Using the BMW to drive to the tracks and for HPDE sessions provided its own challenges. If the car had a major mechanical problem or was in an accident, Bezjian would need transportation, so Rich bought her premium towing insurance.
For smaller problems, Bezjian traveled with a full-size spare tire, a jack and tools. She also brought along a track day box with rain and cold wear, snacks, a tire gauge, torque wrench and a camping chair. Rich loaded the JB4 app on her smartphone and taught his mom how to read engine codes.
When Bezjian was traveling to a new city, there was no unused space in the vehicle. She would leave suitcases and other non-essential items at her base camp before heading to the track for the weekend. Twice she had to ship home a box of items she acquired during her trip.
Even if Bezjian damaged the car beyond repair, she wouldn’t quit. “I would buy another performance car and continue on my way,” she said.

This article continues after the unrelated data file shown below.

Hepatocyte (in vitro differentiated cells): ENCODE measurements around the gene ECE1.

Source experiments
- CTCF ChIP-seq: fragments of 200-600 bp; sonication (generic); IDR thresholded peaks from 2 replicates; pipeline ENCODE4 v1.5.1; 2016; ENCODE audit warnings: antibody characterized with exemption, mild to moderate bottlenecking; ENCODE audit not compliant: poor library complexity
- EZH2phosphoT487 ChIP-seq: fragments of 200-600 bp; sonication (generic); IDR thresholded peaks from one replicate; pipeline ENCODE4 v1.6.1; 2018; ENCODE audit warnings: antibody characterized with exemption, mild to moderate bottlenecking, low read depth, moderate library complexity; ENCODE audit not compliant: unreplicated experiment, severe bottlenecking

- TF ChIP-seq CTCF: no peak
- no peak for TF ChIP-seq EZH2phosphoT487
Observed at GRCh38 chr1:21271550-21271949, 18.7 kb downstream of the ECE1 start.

One Month at a Time
Bezjian established base camps where she would work Monday-Friday but was within a three-hour drive of the regional tracks. Her first stop was in South Carolina where she stayed with a friend, and for other base camps, Bezjian either rented places on Airbnb or bunked with a friend. She stayed in motels for the track weekends.
Starting the trip in Orlando, Bezjian went north up the East Coast and then traveled west to the Great Lakes Region and southbound to return home. To plan her track days, Bezjian developed a list of all the tracks and downloaded HPDE events from Motorsportreg.com. She would plan her trips to a new region based on races and events. Her goal was to be on track or watching a race in-person every weekend.
Bezjian had no time frame for the trip, but limited her planning to a month at a time. The internet made for easy planning and execution, she said.
“I had a general trajectory in mind and I figured that if I stay a month ahead of myself … I could book my tracks and find my lodging, and I’d just figure it out as I go along,” Bezjian said. “If something bad happens or I get bored or I run out of tracks at some point, I’d just come home.”